01/07/2013, Portland, Oregon
The coast of Oregon was on our doorstep, so we hired a car for a week to view a huge variety of marine and land wildlife. Starting with pelicans and elk in the North through to harbor seals, two grey whales and sea lions in the south. Everywhere there were thousands of sea birds, many of them having flown to the offshore islands off the coast to breed. We ambled along the beautiful coast camping in state forest campsites along the way. After reaching a few miles off the North California Coast we turned inland and wound our way through old growth conifer forests in the foothills of the Western Cascades.
At the moment it is over 90 degrees F in Portland and this heat wave is supposed to last for another week as a stationary high hovers over this part of the US. It means for us less cold temps in the mountains and hopefully no snow where we are going. Geoff is intent on having his birthday on the trail so off we go tomorrow not returning to real civilisation until 8th Aug.
17/06/2013, Portland, Oregon
Photo shows the Mississippi crossing from the bus as we arrived in St Louis.
Arrived in Portland after a gruelling trip across the U.S.A. from Roanoke in Virginia to Portland. The cheapest way to cross the country was a non stop bus trip by Greyhound - an American icon, but now owned by Thatcher's child, U.K.'s First Network and is an absolute mess, exacerbated by the fact that Greyhound has a monopoly. Buses went "missing", paperwork for Oregon went missing, communication and good manners went missing, but at least we arrived - eventually.
The trip rolled through 12 of the lower 48 states - Virginia, Tennessee, Kentucky, Indiana, Illinois, Missouri, Kansas, Colorado, Wyoming, Utah, Idaho and finally Oregon. We left the green and verdant woods and pastures of the Eastern states, saw nothing of Kentucky through to Illinois as it was dark; drove over the Mississippi and then the Missouri on either side of St Louis.
We saw most of the Kansas plains and the several cordilleras of the Rockies and their intermontane basins, by which time it had got quite dry. We finally entered Oregon from the East. As we reached the western side of the Cascade Mountains via the Columbia River Gorge, everything went green again. Snow covered Mt Hood and Mt St Helens came into view as we neared Portland.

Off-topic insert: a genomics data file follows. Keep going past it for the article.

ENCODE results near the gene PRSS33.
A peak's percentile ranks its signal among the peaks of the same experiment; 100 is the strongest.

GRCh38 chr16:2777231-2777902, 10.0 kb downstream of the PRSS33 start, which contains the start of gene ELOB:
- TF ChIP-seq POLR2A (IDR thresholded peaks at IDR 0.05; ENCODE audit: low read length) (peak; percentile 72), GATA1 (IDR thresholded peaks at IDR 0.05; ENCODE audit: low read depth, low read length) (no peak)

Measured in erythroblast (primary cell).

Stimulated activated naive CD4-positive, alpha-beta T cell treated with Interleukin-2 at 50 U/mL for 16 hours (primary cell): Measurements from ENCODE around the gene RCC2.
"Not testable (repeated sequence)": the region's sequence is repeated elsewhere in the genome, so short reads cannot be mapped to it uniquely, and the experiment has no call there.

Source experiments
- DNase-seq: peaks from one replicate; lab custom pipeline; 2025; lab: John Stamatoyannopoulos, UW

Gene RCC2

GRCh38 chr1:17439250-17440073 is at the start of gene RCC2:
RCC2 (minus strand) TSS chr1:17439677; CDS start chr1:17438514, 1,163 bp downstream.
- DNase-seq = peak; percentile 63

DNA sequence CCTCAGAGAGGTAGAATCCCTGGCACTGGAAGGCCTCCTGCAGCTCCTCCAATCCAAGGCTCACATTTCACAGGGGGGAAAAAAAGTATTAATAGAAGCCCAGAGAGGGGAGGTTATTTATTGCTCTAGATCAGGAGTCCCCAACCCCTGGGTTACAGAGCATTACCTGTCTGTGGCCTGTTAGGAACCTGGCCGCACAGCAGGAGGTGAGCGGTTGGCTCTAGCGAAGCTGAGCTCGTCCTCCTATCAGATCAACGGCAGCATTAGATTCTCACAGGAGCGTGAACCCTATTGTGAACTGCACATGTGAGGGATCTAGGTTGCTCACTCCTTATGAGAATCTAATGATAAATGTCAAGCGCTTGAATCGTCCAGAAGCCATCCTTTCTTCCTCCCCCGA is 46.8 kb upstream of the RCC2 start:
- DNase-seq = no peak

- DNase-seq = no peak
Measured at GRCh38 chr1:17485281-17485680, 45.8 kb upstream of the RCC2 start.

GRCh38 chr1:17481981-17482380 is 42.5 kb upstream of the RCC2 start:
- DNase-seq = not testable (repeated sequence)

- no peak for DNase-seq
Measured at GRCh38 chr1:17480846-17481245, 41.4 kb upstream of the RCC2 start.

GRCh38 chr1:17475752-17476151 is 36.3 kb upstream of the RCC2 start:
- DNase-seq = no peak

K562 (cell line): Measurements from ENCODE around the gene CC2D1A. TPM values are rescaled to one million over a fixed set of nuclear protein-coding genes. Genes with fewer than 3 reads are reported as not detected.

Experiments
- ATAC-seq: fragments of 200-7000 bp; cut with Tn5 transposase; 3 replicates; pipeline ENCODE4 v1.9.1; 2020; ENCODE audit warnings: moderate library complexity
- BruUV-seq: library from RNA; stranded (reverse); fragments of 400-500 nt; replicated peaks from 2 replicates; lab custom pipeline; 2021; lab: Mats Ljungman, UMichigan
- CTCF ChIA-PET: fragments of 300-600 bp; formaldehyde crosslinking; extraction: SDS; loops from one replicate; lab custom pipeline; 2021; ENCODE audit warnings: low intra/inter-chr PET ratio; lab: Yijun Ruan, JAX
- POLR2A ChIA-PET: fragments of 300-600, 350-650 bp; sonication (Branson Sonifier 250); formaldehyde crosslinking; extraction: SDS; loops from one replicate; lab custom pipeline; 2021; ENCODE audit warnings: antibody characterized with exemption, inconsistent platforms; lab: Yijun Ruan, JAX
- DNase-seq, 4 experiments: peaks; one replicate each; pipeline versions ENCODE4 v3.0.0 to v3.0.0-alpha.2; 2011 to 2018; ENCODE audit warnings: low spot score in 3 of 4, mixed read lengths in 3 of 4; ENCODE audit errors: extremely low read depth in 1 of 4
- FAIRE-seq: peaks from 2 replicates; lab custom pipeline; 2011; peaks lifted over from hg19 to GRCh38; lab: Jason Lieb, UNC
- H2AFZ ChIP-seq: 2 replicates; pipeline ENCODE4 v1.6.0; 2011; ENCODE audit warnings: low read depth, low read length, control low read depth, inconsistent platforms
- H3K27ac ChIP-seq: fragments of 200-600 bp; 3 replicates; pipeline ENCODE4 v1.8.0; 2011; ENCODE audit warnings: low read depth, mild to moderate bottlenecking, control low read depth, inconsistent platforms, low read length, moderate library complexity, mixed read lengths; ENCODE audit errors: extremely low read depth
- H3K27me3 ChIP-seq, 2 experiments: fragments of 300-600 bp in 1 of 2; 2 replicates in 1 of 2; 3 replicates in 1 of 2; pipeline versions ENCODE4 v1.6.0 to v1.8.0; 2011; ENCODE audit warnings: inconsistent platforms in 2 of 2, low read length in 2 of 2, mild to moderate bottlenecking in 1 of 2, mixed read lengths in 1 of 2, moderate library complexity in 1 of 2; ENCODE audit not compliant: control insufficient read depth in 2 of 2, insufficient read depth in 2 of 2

We are taking a week's R and R down the Oregon Coast while hopefully the snow melts on the Cascade traverses on our last walk - the 300 miles from the Columbia River to Stevens Pass in Washington state.
13/06/2013, Shenandoah National Park
Photo shows old yachtie friends unexpectedly meeting in the woods. For more photos click HERE Photo above looks down Main Street, Waynesboro with the Appalachians looking rather like the South Downs with trees on behind. Photo is of a Virginia white tailed deer - fairly common in the Shenandoah NP We are not the neatest of people and the AT allowed us to spread out all our worldly camping possessions as long as all edible items including toothpaste and soap were securely hoisted up a tree bough to avoid bears associating a food source with people. Young male thru hikers (those who aim to walk the whole 2170 miles from Springer Mountain in Georgia to Mount Katahdin in Maine near the Canadian border in a single season) get excited at the generosity of local Virginians. Access Appalachian Trail photo gallery by clicking HERE Arrived in the USA last week. We just about managed to pick out the Statue of Liberty in the New York murk, walked from Battery Point up to Times Square in Manhattan, camped in a wood in Brooklyn and then we headed to Washington DC to visit Alison's aunt who has lived in Maryland for many years. The Herault River down the road from Toby's place. Toby is the youngest member of my family. He's been living in St Jean de Fos in the southern approaches to the Cevennes for many years and works in and around the village pruning vines, serving coffees, fire eating and wobbling around on stilts or a monocycle. He's the most idiosyncratic of the family and was good to catch up with. He knows everybody in the unpretentious village and it was a nice experience to sit around as people ambled past. But merde! That bloody mistral was cold and you had to find the sun! Photo shows Columbus vaguely pointing out where he was sailing to - supposedly the East Indies, although he never got past the Caribbean. We hope the Delta Airlines pilot knows where America is better than Columbus!
An unexpected email and a bout of flu that delayed us meant we had a get together with yachties we hadn't seen for at least two years and right on the edge of the AT. Dave and Judy who had owned the catamaran Freebird, sold by them in Sicily, are touring their own country on the music trail as well as visiting their grandchildren in Charlottesville Virginia. We sailed with them on and off from Darwin right through to Turkey, where we last saw them nearly three years ago. The seemed relaxed and happy with their new land based lifestyle.